Al waits for Michael J. Fox to appear.
One fun thing about New York: you’re never more than a few steps away from some familiar sight or scene from your favorite movies or TV shows. If you’re a fan of the new “Michael J. Fox Show,” then you’ll recognize the 72nd Street subway station at Verdi Park from the opening credits. That’s me looking like some grizzled old Kentucky colonel, ruining the picture!
Went to a great workshop on Saturday, “Technology & Storytelling: How Can We Best Use the Tools Available to Tell Our Stories?” David Shinn and Sue Zizza of SueMedia Productions, Carle Place, N.Y., moderated this session, talking about microphone choices, sound effects and digital editing along with mixing to accomplish high-quality spoken-word recordings. While geared towards multimedia and talking books, there was plenty here for any radio production person. Think you sound good on your RE20s? Two voice actors read lines into four different microphones, and the difference was more than evident. Mic selection truly is important, given the material, the announcer’s timbre and the mood of the recording.
If you’re still trucking around with the same ratty headphones you’ve had since you got in the business, these Extreme Isolation EX-29 headphones are worth a listen. The sealed cups knock 29 dB off external sounds (hence the name “EX-29”), so no more feedback around an open microphone. All components are replaceable when worn out, so it will be with you for the next dozen years or so.
There was a 1:30 workshop on maintenance and repair of audio equipment that I put on my dance card because I hate throwing out gear I know to still be good.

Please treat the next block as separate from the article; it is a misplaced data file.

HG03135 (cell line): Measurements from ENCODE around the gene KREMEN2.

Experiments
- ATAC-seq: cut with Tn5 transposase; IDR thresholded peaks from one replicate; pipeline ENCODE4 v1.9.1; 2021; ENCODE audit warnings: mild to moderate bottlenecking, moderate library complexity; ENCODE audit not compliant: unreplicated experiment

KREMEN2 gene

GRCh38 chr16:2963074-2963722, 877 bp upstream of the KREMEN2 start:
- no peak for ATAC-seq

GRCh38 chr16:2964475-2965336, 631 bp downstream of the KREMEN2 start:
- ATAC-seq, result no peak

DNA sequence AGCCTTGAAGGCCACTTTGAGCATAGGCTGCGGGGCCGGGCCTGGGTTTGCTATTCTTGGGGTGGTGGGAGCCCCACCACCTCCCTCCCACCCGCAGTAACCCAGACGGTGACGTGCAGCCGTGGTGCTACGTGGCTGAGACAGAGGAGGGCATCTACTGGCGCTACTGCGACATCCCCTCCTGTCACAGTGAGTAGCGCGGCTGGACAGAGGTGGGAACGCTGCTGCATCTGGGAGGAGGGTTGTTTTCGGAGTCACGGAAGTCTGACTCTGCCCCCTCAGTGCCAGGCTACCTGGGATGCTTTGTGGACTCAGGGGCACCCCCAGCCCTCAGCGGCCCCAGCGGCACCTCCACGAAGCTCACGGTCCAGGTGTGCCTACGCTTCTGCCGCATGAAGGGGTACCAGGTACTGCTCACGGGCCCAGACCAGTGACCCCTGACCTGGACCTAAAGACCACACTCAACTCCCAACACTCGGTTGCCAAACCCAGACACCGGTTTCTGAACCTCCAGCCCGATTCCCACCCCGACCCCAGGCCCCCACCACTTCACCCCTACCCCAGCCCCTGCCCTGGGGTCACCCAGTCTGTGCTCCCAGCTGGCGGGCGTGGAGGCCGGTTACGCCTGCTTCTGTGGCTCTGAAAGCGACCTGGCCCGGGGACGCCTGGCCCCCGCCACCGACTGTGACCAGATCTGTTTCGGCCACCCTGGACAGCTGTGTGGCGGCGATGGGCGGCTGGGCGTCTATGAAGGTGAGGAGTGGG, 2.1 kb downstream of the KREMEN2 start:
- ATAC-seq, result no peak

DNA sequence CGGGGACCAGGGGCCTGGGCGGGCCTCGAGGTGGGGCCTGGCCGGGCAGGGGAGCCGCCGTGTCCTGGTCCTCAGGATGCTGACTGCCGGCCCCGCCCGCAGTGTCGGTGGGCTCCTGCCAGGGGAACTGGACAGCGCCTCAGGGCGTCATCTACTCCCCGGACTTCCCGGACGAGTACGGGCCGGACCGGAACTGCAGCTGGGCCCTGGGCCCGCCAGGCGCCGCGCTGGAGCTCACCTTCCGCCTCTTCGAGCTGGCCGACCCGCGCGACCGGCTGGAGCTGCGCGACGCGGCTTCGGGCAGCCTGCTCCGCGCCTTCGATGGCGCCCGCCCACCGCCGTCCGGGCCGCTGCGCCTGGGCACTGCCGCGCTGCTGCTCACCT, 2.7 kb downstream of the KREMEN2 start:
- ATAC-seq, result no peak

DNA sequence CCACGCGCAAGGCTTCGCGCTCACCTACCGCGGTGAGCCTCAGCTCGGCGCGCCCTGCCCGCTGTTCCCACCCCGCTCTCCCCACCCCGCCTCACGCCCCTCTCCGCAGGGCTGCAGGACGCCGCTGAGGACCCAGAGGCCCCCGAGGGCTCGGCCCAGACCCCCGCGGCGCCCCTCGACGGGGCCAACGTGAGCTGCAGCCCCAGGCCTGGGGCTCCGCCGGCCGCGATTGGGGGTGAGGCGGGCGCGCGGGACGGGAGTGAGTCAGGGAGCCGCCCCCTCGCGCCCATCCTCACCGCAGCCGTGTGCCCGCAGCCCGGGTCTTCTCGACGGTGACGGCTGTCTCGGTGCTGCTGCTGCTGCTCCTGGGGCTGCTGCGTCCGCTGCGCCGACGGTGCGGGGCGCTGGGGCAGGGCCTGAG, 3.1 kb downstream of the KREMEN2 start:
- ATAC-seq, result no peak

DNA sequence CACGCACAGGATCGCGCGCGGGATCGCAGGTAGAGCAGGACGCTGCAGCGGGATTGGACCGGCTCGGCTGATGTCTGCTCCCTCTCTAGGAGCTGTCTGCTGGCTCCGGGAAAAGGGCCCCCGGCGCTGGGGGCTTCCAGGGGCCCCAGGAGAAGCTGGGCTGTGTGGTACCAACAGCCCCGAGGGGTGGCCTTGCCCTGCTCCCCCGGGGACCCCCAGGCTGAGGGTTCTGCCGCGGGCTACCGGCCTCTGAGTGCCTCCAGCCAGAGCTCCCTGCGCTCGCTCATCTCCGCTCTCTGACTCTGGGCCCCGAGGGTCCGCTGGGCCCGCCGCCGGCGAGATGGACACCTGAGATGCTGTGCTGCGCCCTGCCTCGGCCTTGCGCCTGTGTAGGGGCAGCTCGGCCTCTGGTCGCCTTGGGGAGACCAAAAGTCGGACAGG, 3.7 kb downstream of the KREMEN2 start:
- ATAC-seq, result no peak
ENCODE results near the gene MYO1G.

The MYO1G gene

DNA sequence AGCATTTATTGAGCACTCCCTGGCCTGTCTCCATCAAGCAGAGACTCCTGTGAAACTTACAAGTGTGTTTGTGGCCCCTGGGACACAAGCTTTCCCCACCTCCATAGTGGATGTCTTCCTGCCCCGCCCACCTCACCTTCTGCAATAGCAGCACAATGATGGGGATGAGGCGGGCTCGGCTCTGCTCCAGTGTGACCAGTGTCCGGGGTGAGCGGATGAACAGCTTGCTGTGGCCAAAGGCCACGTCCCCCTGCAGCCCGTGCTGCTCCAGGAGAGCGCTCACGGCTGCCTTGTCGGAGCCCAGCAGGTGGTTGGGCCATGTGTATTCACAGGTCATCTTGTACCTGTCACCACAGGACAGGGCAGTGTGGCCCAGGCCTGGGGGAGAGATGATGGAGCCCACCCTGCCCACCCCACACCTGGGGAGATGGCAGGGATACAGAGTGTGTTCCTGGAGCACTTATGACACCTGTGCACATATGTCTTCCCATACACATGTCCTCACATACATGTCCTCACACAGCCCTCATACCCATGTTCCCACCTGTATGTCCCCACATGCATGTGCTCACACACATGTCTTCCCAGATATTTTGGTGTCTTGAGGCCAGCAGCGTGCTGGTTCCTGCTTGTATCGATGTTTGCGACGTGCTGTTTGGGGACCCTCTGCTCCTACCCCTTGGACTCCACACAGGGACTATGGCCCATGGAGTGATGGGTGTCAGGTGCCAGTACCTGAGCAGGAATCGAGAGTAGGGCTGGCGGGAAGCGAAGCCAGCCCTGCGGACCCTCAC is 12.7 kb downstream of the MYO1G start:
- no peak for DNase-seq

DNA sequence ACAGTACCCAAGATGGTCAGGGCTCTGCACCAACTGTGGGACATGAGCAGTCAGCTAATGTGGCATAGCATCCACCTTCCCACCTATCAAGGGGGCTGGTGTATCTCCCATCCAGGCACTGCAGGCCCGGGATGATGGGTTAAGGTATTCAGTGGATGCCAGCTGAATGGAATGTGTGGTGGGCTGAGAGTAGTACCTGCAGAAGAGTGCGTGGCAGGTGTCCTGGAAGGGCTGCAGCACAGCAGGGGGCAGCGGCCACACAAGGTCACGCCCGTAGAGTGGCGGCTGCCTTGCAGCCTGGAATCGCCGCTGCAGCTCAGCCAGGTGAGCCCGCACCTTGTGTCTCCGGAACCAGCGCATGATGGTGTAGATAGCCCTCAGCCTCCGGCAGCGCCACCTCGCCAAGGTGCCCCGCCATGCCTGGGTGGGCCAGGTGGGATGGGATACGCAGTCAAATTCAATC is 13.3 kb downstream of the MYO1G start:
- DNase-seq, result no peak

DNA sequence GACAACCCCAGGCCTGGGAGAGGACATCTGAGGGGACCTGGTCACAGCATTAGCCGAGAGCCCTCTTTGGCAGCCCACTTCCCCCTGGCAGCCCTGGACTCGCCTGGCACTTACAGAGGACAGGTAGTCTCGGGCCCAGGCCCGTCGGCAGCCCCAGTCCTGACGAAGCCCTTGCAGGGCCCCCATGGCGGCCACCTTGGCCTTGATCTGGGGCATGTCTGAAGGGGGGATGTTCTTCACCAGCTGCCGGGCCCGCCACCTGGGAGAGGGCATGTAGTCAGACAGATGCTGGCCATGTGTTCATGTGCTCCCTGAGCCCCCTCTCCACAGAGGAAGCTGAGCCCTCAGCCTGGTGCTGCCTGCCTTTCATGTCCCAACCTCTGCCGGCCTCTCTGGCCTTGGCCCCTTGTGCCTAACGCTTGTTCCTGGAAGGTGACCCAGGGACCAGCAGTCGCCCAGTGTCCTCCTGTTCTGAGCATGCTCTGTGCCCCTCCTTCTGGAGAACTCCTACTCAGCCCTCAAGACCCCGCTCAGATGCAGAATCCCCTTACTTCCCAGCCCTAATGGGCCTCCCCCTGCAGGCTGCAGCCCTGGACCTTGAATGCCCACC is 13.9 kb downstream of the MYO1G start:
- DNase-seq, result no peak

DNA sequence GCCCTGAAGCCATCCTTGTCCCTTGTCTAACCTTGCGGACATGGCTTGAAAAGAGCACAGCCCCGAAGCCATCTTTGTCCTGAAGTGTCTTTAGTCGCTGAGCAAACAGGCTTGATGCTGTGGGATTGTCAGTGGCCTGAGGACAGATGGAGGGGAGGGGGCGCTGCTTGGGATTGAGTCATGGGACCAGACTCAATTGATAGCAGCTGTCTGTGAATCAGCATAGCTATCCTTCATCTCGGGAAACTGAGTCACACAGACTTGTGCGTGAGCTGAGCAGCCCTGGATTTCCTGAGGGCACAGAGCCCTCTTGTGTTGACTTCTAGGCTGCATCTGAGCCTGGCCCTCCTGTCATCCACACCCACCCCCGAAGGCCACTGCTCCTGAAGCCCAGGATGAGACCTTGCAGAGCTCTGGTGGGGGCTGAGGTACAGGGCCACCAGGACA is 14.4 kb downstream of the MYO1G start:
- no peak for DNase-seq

I guess I was expecting something different when I went in to the “Maintenance, Troubleshooting and Repair” session on Saturday afternoon. In my head, I was focused on how to field-repair a stubborn mixer or clear a fussy ISDN codec just in time to hit the remote broadcast. But what I came away with surpassed my expectations and made me glad I came.
John Bisset, Radio World’s Workbench editor and a salesman for The Telos Alliance, along with Bill and Kimberly Sacks (Optimod Refurbishing, Hollywood, Md.) took on those relevant issues when benching a piece of nonfunctioning gear — how to find that one bad component, how to check for the “Pin 1 Problem,” what it takes to fix up a surface-mount PC board, all of that. As an engineer for a talk radio network tasked with the repair of studio components, I am frequently tempted to just pitch a piece that seems too troublesome or impossible to repair, even though I know the repair would be effective. Kimberly, Bill and John reinvigorated something in me to go through that shelf of bad gear (including a couple of Instant Replays) and get a lot of it back into service.
Al likes these Extreme Isolation EX-29 headphones.
They also shared a cool trick to “brighten” up the sound of older gear with a couple of film capacitors. But if you want to know it, you’ll have to come to the next conference.
Sunday was my last opportunity to walk the product floor before AES folds the tents and takes off for Berlin, Germany (the 136th conference in April).
Now and again in the fancy, frilly world of sparkly new audio tools, one little offbeat item stops you and makes you go, “Okay, now that’s different.”
Such is the case of the Miktek “ProCast” — a simple little box the company rolled out during Summer NAMM. It is almost toy-like in its appearance, but is a remarkably handy device dedicated for podcasting. The ProCast is a two-channel line/mic mixer with phantom power, internal soundcard and a built-in boom microphone that connects via USB to a laptop computer. You can devote Channel 1 to the mic and Channel 2 to another mic or line input from an iPod or other audio device. Log in to your streaming service, hit the mic and you’re on the air.